FSGS is a disease that damages the glomeruli, which are the filtering units inside the kidneys that clean the blood. It leads to scarring, or sclerosis, in the kidneys.
FSGS only occurs in small sections of each glomerulus, or filter, in the early stages, when it damages just a few of the glomeruli. As the condition advances, it can cause serious health complications, such as kidney failure.
This article explores the symptoms, causes, diagnosis, and treatment of FSGS. It also answers some common questions about FSGS.
A person may not experience any symptoms in the early stages of FSGS. As the disease progresses, signs and symptoms may include:
- high cholesterol
- weight gain as a result of excess fluid building up in the body
- swelling, or edema, in the ankles and legs and around the eyes
FSGS may cause nephrotic syndrome, a group of symptoms that indicate that the kidneys are not functioning properly. These symptoms include:
- high blood pressure
- loss of protein in the blood, which can lead to hypoproteinemia
- high cholesterol
If the condition is in the advanced stages, a person may experience kidney disease and kidney failure. FSGS is a leading cause of kidney disease.
The symptoms of kidney failure
- low appetite
- muscle cramps or weakness
- stiffness or fluid in the joints
- shortness of breath
- itchy skin
- confusion or memory problems
- low or no urine output
Primary FSGS is when the condition occurs on its own and has no obvious cause. Genetics may play a role in some cases. Secondary FSGS usually occurs due to another disease or a drug, which can damage the glomeruli in the kidneys.
Diseases that can cause FSGS include:
- sickle cell disease
- hepatitis C
- a previous glomerular disease
Drugs that can cause FSGS include:
- anabolic steroids
- mammalian target of rapamycin (mTOR) inhibitors
FSGS is a chronic disease, and doctors cannot repair the scarring on the glomeruli. However, treatment may slow the disease. Some people may respond well to treatment, whereas others may experience a progression toward kidney failure. In these cases, dialysis or a kidney transplant may be necessary.
A doctor will formulate a treatment plan based on the individual. The treatment options include:
- Immunosuppressive drugs: These drugs help prevent the immune system from attacking the glomeruli.
- Corticosteroids: These medications perform similarly to immunosuppressive drugs, calming the immune system and preventing attacks on the glomeruli.
- Angiotensin receptor blockers (ARBs) and angiotensin converting enzyme (ACE) inhibitors: ARBs and ACE inhibitors are medications that reduce the loss of protein in the blood and manage blood pressure.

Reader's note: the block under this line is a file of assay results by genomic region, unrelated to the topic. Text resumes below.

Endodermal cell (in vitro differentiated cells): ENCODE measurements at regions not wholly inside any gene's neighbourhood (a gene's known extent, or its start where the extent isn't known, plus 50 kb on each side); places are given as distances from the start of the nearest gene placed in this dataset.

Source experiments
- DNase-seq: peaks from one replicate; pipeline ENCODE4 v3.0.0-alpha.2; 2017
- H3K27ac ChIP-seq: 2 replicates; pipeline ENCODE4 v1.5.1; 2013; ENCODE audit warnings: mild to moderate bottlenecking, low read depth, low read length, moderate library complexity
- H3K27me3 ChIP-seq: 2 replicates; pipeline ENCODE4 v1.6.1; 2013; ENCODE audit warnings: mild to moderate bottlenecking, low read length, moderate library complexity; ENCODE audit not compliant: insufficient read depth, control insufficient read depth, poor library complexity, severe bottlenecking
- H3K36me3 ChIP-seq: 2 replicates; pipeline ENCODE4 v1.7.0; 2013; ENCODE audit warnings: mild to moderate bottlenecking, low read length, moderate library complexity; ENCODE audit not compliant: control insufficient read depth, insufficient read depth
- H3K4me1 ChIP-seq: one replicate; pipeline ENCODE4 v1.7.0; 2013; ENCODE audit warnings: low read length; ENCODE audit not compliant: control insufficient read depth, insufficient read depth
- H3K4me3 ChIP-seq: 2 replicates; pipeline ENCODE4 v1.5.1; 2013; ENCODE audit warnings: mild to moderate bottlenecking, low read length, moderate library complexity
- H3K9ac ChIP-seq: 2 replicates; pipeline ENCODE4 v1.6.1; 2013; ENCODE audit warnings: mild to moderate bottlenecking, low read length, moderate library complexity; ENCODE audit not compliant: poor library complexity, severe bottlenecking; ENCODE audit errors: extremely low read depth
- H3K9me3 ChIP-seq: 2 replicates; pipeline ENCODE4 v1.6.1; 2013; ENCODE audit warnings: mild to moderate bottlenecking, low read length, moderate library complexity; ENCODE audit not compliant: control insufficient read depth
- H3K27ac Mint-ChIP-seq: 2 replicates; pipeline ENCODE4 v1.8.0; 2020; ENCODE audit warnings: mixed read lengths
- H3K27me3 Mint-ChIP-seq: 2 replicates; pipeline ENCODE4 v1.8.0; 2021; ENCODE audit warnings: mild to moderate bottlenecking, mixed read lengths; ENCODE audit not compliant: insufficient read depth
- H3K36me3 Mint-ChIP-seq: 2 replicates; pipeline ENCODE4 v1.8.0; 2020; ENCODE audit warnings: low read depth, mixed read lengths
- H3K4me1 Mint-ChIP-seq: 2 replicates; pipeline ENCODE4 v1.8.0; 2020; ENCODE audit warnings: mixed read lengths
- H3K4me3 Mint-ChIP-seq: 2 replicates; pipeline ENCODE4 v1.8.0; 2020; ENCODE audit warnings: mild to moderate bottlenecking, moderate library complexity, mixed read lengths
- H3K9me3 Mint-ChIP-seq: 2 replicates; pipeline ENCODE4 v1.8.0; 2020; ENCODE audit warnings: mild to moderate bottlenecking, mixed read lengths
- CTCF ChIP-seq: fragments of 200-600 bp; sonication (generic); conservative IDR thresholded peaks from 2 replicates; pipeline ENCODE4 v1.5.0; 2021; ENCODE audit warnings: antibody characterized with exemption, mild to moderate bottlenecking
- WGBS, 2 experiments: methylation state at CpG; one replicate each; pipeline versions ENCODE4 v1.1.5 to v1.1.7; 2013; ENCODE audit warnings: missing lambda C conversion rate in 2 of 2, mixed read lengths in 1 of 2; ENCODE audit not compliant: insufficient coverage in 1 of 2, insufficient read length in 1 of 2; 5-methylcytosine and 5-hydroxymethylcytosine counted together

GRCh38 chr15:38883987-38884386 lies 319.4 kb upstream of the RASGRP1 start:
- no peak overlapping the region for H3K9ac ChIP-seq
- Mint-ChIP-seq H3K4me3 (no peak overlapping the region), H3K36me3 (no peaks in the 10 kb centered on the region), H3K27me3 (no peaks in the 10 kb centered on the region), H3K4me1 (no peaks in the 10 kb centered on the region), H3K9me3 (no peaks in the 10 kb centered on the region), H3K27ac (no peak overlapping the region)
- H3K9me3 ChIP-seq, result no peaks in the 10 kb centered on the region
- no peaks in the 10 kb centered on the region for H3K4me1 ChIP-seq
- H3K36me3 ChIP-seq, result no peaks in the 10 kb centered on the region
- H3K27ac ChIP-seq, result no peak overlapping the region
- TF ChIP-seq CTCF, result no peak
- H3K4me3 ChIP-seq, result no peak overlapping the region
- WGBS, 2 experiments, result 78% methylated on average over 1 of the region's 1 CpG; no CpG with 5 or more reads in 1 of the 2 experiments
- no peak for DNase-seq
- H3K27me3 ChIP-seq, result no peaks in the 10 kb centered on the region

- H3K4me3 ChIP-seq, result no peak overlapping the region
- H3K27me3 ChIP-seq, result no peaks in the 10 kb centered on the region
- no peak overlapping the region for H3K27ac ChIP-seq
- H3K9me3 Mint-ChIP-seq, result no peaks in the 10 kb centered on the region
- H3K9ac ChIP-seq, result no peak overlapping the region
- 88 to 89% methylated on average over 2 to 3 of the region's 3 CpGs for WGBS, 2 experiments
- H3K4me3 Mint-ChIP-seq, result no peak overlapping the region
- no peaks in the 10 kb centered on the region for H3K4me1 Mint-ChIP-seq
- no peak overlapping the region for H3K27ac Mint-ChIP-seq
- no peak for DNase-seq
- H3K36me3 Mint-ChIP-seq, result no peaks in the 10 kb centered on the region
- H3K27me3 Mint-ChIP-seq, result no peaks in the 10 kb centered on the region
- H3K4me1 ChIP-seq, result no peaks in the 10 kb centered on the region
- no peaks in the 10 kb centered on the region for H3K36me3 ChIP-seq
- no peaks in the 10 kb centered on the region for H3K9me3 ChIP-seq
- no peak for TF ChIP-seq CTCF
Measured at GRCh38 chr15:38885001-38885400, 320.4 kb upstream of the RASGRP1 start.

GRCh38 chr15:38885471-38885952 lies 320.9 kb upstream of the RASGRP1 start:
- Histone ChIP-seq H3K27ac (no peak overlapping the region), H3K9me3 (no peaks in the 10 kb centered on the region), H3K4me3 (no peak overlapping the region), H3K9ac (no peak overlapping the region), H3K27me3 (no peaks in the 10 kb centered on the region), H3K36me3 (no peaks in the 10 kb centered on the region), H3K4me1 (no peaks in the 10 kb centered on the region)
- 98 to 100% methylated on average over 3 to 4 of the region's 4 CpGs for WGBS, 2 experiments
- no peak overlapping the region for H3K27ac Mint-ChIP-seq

- Diuretics: These drugs help the body rid itself of excess fluid and reduce swelling. They can also help lower blood pressure.
- Plasmapheresis: In this procedure, a machine
exchangesunhealthy plasma for healthy plasma, or a liquid substitute, in the blood.
- Dietary changes: People with FSGS may benefit from eating foods that are easier on the kidneys. Foods lower in sodium and protein may be beneficial.
A doctor can use several tests to help diagnose FSGS. These include:
- Blood tests: Doctors can use blood tests to check the levels of protein, wastes, and cholesterol in the blood, which can help them determine how the kidneys are functioning. A doctor may also perform a blood test called a glomerular filtration rate to determine how well the kidneys are filtering bodily waste.
- Urine tests: This test can reveal blood and protein in the urine.
- Genetic tests: A doctor can perform a genetic test to determine whether a person carries genes that are linked to kidney disease, which could help them decide on the best treatment type.
- Kidney biopsies: A doctor can remove a very small piece of the kidney with a needle and send it to a laboratory for analysis.
Below are answers to some of the most common questions about FSGS.
Is FSGS life threatening?
FSGS is not life threatening with appropriate treatment, but it is chronic and not reversible. The condition can lead to kidney disease and kidney failure. In such cases, a person may require a kidney transplant or dialysis to survive.
Is FSGS inherited?
A person may inherit FSGS, but this is not always the case. Certain diseases or drugs may also cause FSGS.
Does hypertension cause FSGS?
FSGS is a type of chronic disease that damages the glomeruli, which are the filtering units inside the kidneys. It causes scarring in the kidneys.
The condition can lead to nephrotic syndrome, which refers to a group of symptoms indicating that the kidneys are not working properly. It can also lead to kidney disease and kidney failure. In these cases, dialysis or a kidney transplant may be necessary.
A doctor may diagnose FSGS by performing various tests, including blood and urine tests.
The treatment for FSGS can involve medications such as corticosteroids, immunosuppressive drugs, and diuretics. A doctor may also perform a procedure called plasmapheresis, which replaces unhealthy plasma with healthy plasma. A diet low in sodium and protein can also be beneficial.
A person should speak with a healthcare professional if they think that they may have FSGS.